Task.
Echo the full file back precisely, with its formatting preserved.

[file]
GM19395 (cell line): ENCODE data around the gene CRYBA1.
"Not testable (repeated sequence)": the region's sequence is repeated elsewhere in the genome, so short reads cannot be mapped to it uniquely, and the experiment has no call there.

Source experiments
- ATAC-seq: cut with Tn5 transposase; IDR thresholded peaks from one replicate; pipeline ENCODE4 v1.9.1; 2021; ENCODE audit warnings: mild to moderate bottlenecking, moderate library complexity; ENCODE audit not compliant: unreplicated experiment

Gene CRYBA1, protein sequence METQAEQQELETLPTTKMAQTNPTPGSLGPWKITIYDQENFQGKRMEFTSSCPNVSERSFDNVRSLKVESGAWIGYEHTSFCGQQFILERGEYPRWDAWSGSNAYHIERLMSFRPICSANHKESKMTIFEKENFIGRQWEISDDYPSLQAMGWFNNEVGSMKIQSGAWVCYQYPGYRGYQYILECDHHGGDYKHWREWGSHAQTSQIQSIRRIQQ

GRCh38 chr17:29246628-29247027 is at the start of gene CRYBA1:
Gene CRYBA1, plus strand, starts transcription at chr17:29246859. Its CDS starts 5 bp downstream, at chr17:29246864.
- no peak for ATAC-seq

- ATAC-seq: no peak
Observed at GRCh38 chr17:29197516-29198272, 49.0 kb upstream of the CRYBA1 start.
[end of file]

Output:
GM19395 (cell line): ENCODE data around the gene CRYBA1.
"Not testable (repeated sequence)": the region's sequence is repeated elsewhere in the genome, so short reads cannot be mapped to it uniquely, and the experiment has no call there.

Source experiments
- ATAC-seq: cut with Tn5 transposase; IDR thresholded peaks from one replicate; pipeline ENCODE4 v1.9.1; 2021; ENCODE audit warnings: mild to moderate bottlenecking, moderate library complexity; ENCODE audit not compliant: unreplicated experiment

Gene CRYBA1, protein sequence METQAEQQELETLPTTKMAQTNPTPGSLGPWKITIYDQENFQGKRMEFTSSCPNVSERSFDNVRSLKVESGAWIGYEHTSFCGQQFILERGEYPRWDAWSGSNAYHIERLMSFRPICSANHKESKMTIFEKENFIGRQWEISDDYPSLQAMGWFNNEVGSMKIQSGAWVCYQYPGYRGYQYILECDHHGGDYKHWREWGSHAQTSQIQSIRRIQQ

GRCh38 chr17:29246628-29247027 is at the start of gene CRYBA1:
Gene CRYBA1, plus strand, starts transcription at chr17:29246859. Its CDS starts 5 bp downstream, at chr17:29246864.
- no peak for ATAC-seq

- ATAC-seq: no peak
Observed at GRCh38 chr17:29197516-29198272, 49.0 kb upstream of the CRYBA1 start.